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CAS Conundrum Part 2: Rate reduction demand is opportunist, say broadcasters

CAS Conundrum Part 2: Rate reduction demand is opportunist, say broadcasters

Author | Noor Fathima Warsia | Friday, Mar 09,2007 8:23 AM

CAS Conundrum Part 2: Rate reduction demand is opportunist, say broadcasters

The introduction of Conditional Access System (CAS) is leading to various industry issues. One of these issues is the loss in pay TV households, as was seen in a recent set-top box study conducted by TAM Media Research. Based on the findings of this study, a loss in revenue of Rs 100 crore to advertisers is indicated. Players like Hindustan Unilever Ltd (HUL) and Reliance state that broadcasters should take cognizance of this loss and offer ways of making it good.

Giving an indication of some of the steps that advertisers were taking, Sandip Tarkas, Head, Media, Relaince ADA Group, said, “I can’t discuss specifics, but we are discussing this issue with all our partners.” Rahul Welde, GM, Media Services, HUL, said, “We have not factored the loss yet. We will watch and respond to the connectivity as it progresses. However, several broadcasters have already engaged with us on this. Where the dilution is large, we are making appropriate corrections.”

Charles Berley Jenarius, CEO, Carat Media, explained, “This translates as even more elusive audiences for the advertiser. So, we have a situation where households who have not invested in either a set-top box or a satellite dish will now consolidate across a few free-to-air channels. Those who have opted for a satellite dish will fragment even further. In either case, it seems likely that satellite TV channels will lose in the short-term. So will the advertiser, if advertising rates are not rationalised in line with the emerging viewing patterns and numbers.”

R Gowthaman, MD, MindShare (South & West), said, “Obviously, the loss in homes needs to be compensated in some form. At the end of the day, we have planned for some eyeballs to be delivered, and if it is not being delivered, purely on the basis of connectivity, this needs to be addressed. It is important, considering the fact that CAS is here to stay and it is not a ‘one off’ situation like ‘blackouts’ or ‘power cuts’.”

What Broadcasters Have to Say

Some broadcasters, who could be affected by this projected loss in revenue on account of CAS, largely comprise STAR India, SET India and Zee Entertainment Enterprises Ltd (ZEEL). When quested on the subject, the fact that advertisers and agencies could think of this as an issue, has attracted both “hurt” and “angry” comments from the channels.

Joy Chakraborthy, ZEEL’s EVP - Sales, said, “I don’t know why agencies and clients are jumping on this. We are in a business here. Every month more homes are being added to the C&S universe and DTH homes are growing and not being charged for. Despite this, we have never gone to advertisers revising our rates constantly. That is being opportunist.”

“Yes, CAS will have an impact, but advertisers can’t be selective in considering these issues – you ignore growth and you jump on a hint of de-growth. This is unethical,” Chakraborthy further said.

Agreeing with him, STAR India’s Paritosh Joshi said, “I’m hurt and angry that this issue has even come up. Every one knows that there are over two million DTH homes and these are not even accounted for in ad rates. Second, this calculation of 2 per cent on the all India markets is fundamentally incorrect. This is only on TAM reported homes and that is less than half of C&S homes. This is under representation of the real numbers, implying an inherent loss to channels and advertisers or agencies actually think that this loss of 2 per cent is the only concern.”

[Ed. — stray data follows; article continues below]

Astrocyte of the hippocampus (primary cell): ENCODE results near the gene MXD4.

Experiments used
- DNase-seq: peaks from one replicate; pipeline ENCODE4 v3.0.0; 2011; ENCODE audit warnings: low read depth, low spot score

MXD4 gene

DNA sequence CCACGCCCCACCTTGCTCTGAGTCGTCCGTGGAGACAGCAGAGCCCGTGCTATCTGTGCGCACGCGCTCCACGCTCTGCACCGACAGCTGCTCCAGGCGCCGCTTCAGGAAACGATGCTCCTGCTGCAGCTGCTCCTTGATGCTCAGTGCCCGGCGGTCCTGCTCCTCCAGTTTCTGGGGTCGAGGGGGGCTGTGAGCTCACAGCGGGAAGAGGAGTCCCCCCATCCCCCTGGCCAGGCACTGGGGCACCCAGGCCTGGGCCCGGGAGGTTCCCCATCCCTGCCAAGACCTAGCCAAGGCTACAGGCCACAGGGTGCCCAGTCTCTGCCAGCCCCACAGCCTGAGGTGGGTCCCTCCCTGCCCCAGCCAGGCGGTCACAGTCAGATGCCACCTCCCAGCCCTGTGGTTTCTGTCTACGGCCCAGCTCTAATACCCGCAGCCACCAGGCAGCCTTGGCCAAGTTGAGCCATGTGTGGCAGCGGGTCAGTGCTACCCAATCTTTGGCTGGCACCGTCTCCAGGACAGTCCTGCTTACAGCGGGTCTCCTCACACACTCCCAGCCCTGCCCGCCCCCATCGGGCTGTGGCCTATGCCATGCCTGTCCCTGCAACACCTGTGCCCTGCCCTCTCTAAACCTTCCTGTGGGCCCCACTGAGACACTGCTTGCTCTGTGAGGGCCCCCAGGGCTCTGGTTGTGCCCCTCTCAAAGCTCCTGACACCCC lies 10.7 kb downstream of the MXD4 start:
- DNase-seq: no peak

SET India’s Rohit Gupta added here, “TAM is giving data for only 40 per cent of the universe. This 2 per cent loss is a very, very small amount to even talk about. TAM doesn’t cover rural India at all. We are not getting rates that we could have and for advertisers to think that this is a loss. It is unfair.”

“When poll forecasts, where organisations go to thousands of people, can go wrong, why can’t the ratings systems today?” asked Joshi. “The loss of 2 per cent is on the installed base and it is probably less than that in the overall scenario,” he added.

Broadcasters also feel that it is a matter of months before the dynamics correct themselves and CAS adoption increases. Said Joshi, “It’s a matter of a year on the outer. People are not going to stop watching the channels they like.”

All broadcasters are clear that they will not concede on any rate reduction on account of CAS. Chakraborthy said, “No client has approached us directly yet, but we are not going to give any rate reduction because of CAS.” Joshi added, “It is sad that somebody can be so mercenary. On our part, we are going to resist this.”

“There is no reduction in rates on account of CAS irrespective of what clients like Levers is saying,” affirmed Gupta.

Chakraborthy observed, “I personally feel that agencies have not understood, and are still learning the new panel implications. That is why they are asking these questions. We would be more than happy to explain the nitty-gritties of the system to both advertisers and agencies.”

“It is questionable now whether agencies are working with us at all. This attitude is the plain reason why the advertising industry is not growing in India and is at par with a small market like Hong Kong, where we compare ourselves to China, where the advertising spends is 100 times more than that of India,” said Chakraborthy.

Joshi commented, “I feel hurt that this can become an excuse for people to expect discounts. We believe that we contribute to brand building and this seems to suggest that the relation has been so opportunist.”

Also see:

CAS Conundrum Part 1: Advertisers suffer loss of up to Rs 100 crore

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